[11] 11/04/93 – NAULAKHA (Rudyard Kipling House), Dummerston, Windham County
[12] 06/19/96 – ROUND CHURCH, Richmond, Chittenden County
[13] 06/19/96 – ST. JOHNSBURY ATHENÆUM, St. Johnsbury, Caledonia County
[14] 12/09/97 – ROKEBY, Ferrisburgh, Addison County
[15] 05/16/00 – ROCKINGHAM MEETING HOUSE, Windham County
[16] 05/16/00 – SOCIALIST LABOR PARTY HALL, Barre, Washington County
[17] 01/03/01 – SHELBURNE FARMS, Shelburne, Chittenden County
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☞ Here’s a link to an explorable GoogleMap with locations (and photos) of all seventeen sites in Vermont with National Historic Landmark designations.

☞ More photos of this and other National Historical Landmarks.

It’s Snowing on the Scarecrow
creating wealth
Image by Len Radin
Glinda, The Good Witch creates snow to wake up Dorothy and the Lion in the Wizard of Oz. Carlee Huttle as the Scarecrow.
Baum’s Strong Women
For the past 104 years, people saw what they wanted to in the Wizard of Oz. In the fifties, conservatives in the government pointed an accusing finger at L. Frank Baum, its author, insisting that Oz is a communistic society lacking money, where all comrades work for the common good. At times religious groups saw the book as demonic, pointing out that Baum pictured witches as nothing more than smart women: some good, some bad. Economists saw the story as a march to the gold standard with “oz” standing for ounces of gold, the green of Oz as the color of money, and the brick road as an “obvious” reference to the yellow metal. Others insisted that the story was a political tract with the lion representing England. In fact, the emerald green of Oz may be a reference to Baum’s ancestral home of Ireland. Yellow brick was a common building material in 1900. The name “oz,” according to one of Baum’s sons, was inspired by a filing cabinet in Baum’s office. The files were listed alphabetically with the last one labeled, “O – Z”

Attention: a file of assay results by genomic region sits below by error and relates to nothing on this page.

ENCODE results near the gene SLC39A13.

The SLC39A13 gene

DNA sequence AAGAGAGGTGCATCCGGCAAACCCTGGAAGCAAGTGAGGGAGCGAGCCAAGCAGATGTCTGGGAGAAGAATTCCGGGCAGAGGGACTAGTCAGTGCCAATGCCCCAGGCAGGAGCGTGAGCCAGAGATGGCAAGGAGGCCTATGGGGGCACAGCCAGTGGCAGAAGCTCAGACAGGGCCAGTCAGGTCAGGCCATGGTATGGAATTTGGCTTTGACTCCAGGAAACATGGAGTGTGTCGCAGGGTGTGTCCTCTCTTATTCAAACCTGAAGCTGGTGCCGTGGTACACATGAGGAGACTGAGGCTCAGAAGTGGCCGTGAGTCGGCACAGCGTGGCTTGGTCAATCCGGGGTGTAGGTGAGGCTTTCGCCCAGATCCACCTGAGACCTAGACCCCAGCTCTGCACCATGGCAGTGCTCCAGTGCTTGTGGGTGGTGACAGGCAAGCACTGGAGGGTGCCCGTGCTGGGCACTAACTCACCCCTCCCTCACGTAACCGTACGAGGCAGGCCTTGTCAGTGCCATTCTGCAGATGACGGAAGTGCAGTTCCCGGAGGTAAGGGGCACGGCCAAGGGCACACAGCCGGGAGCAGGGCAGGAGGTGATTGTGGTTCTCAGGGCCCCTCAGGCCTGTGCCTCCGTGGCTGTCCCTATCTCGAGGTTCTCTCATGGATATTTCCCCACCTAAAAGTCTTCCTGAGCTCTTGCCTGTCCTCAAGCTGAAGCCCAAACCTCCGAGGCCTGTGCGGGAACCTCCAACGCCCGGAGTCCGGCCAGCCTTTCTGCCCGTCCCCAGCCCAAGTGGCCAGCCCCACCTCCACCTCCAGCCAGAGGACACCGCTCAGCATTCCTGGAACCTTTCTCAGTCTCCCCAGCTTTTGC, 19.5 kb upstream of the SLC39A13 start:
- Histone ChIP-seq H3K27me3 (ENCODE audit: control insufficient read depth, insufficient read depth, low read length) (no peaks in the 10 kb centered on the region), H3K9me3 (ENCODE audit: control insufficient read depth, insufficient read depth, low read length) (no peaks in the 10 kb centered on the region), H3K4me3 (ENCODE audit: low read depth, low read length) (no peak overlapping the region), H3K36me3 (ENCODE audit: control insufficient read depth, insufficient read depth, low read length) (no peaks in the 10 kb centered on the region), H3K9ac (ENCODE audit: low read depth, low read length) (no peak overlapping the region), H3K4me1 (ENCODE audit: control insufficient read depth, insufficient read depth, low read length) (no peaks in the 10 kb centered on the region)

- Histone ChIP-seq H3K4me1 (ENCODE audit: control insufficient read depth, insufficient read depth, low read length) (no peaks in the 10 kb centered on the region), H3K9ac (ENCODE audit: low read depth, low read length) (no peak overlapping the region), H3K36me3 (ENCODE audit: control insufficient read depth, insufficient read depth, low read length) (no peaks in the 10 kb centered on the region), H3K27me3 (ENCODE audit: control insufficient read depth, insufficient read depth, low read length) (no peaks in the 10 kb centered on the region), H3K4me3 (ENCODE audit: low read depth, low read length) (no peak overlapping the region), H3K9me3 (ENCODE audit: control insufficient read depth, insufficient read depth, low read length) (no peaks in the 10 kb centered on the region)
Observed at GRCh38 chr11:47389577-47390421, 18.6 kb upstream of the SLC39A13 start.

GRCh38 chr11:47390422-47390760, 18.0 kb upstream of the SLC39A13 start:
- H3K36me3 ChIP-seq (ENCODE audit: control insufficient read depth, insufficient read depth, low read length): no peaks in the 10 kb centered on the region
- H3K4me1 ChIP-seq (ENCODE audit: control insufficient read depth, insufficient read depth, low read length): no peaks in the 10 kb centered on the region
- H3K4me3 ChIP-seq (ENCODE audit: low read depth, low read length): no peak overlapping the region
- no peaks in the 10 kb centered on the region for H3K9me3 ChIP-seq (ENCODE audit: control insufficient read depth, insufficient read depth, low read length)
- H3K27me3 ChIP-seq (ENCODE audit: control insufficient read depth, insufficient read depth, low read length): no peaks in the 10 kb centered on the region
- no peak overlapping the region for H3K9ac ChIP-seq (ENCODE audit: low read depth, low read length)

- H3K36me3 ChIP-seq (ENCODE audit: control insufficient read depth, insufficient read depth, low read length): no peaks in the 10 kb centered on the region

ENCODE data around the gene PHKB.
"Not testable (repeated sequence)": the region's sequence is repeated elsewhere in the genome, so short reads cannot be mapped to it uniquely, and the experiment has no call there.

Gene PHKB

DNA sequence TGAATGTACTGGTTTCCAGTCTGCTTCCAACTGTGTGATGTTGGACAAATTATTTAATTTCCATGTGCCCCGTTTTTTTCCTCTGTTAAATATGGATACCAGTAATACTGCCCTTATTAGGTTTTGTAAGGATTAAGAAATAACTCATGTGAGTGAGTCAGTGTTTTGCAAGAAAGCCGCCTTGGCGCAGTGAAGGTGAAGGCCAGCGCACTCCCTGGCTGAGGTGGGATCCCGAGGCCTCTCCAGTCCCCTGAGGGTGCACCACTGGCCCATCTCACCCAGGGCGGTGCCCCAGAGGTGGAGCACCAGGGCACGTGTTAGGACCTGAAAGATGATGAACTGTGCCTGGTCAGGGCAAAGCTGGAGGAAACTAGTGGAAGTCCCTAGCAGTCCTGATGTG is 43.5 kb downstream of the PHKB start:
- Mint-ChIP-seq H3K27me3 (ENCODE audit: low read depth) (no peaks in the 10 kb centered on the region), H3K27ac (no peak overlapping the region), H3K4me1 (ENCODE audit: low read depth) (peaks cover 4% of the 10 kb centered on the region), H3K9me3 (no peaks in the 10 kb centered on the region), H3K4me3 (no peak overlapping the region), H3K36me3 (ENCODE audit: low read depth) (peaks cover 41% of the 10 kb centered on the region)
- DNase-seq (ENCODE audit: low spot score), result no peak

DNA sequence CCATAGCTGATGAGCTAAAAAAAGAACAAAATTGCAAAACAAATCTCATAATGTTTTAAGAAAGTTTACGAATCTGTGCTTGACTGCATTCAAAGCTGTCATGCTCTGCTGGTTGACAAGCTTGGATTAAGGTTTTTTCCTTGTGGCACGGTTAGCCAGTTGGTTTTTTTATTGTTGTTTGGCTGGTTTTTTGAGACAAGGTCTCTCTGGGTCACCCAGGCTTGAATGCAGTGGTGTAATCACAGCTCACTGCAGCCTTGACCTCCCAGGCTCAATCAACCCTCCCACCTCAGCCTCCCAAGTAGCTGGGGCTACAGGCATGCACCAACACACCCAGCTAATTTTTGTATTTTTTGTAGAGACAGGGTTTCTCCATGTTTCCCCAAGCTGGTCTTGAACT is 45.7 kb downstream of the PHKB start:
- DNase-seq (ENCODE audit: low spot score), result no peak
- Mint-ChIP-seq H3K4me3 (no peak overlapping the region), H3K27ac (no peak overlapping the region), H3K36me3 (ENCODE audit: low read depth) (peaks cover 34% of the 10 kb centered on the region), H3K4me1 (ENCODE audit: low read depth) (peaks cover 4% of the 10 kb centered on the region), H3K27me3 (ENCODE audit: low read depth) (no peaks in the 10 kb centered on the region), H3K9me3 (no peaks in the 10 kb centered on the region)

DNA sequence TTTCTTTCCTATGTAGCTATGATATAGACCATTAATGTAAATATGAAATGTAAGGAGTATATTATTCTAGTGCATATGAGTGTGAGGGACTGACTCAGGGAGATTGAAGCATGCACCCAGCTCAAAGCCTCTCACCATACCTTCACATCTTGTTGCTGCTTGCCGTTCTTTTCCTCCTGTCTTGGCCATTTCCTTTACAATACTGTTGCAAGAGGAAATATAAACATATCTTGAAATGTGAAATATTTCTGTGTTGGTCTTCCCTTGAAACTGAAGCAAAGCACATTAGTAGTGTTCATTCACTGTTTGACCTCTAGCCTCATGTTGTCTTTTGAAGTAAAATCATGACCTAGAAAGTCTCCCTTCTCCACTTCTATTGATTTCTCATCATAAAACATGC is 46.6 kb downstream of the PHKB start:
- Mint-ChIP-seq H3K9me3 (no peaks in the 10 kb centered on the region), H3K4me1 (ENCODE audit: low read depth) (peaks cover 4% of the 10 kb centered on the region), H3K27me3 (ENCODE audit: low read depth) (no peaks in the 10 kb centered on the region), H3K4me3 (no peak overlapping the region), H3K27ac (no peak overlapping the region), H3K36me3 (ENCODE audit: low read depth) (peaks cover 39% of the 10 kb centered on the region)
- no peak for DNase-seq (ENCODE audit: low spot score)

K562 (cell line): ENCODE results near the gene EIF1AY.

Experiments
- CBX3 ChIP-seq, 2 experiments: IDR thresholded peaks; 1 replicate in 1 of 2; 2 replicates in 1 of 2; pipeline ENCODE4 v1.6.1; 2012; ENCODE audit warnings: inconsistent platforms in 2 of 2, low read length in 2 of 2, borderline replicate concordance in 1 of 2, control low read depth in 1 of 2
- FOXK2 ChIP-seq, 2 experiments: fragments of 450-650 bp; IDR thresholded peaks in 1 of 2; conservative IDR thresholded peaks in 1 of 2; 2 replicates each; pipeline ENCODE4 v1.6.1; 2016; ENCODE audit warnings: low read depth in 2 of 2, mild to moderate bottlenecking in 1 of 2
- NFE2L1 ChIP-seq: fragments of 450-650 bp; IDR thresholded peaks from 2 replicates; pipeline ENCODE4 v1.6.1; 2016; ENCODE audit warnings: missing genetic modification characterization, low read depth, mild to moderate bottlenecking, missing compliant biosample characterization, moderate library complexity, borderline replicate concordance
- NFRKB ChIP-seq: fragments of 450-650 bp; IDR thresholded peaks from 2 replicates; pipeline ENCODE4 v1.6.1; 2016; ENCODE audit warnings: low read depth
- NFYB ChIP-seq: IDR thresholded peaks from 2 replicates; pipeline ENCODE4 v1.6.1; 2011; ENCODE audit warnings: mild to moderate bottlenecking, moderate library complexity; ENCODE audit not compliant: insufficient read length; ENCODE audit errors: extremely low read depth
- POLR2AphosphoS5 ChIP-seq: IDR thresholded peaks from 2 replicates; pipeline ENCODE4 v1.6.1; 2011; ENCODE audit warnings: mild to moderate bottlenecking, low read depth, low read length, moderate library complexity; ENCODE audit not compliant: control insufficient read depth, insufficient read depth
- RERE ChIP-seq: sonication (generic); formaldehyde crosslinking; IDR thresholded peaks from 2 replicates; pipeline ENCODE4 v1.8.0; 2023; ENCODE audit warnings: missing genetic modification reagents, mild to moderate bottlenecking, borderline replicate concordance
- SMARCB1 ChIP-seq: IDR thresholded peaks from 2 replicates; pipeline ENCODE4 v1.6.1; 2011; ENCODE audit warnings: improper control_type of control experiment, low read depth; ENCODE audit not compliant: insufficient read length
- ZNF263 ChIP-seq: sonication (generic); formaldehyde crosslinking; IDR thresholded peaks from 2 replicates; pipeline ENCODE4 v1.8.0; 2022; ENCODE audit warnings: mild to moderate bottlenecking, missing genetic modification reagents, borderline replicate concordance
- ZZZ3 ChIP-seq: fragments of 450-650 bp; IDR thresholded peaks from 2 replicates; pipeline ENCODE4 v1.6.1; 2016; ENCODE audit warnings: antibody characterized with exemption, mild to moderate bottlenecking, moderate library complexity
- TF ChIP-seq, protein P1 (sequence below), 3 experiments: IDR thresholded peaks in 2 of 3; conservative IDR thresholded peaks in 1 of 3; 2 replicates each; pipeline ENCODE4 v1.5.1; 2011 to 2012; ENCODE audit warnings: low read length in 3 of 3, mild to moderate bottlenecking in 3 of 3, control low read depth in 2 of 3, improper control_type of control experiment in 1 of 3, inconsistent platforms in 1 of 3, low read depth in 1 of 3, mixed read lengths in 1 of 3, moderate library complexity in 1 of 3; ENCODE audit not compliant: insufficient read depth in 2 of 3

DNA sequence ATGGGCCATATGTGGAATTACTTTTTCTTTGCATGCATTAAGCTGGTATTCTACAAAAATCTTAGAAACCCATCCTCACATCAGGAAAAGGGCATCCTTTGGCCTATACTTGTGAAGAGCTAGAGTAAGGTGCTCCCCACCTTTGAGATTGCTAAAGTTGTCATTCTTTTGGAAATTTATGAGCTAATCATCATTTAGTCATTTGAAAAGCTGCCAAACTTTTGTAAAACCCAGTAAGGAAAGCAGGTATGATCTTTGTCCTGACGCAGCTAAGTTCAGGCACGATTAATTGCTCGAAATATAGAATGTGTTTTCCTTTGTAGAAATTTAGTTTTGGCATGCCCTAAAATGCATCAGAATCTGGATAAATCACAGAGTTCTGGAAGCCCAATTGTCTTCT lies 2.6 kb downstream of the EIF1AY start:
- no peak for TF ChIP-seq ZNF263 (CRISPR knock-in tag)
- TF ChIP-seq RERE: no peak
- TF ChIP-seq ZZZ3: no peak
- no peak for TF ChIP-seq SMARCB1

Frank Baum insists in the introduction to The Wonderful Wizard of Oz, published in 1900, that “old time fairy tales” contain a “fearsome moral to each tale.” He would have nothing to do with placing a moral in his stories. Baum insists the story “was written solely to pleasure children of today.”
With that said, and in spite of what the author insists, there is a wealth of metaphor and meaning in his works. Perhaps the most consistent theme that runs through most of his many books is the message that girls may strive to be strong women. In ten of his fourteen books, the hero is a girl or woman. True power in Oz, both good and evil resides in woman. Dorothy, a little girl in the original story, leads (practically drags) her three adult male friends through a life’s journey, helping them find themselves. They discover that they always had the courage, kindness, and intellect that they mistakenly thought they lacked. Oz himself is a fraud.
Baum was an ardent advocate of woman’s rights. As a newspaper correspondent, he wrote numerous articles on the topic. He campaigned vigorously with his wife, mother-in-law, and Susan B. Anthony to win the vote for women in the new state of South Dakota. The vote was lost but his strong feelings for the equality of women continued to be expressed in his stories and papers.

– Dr. Len Radin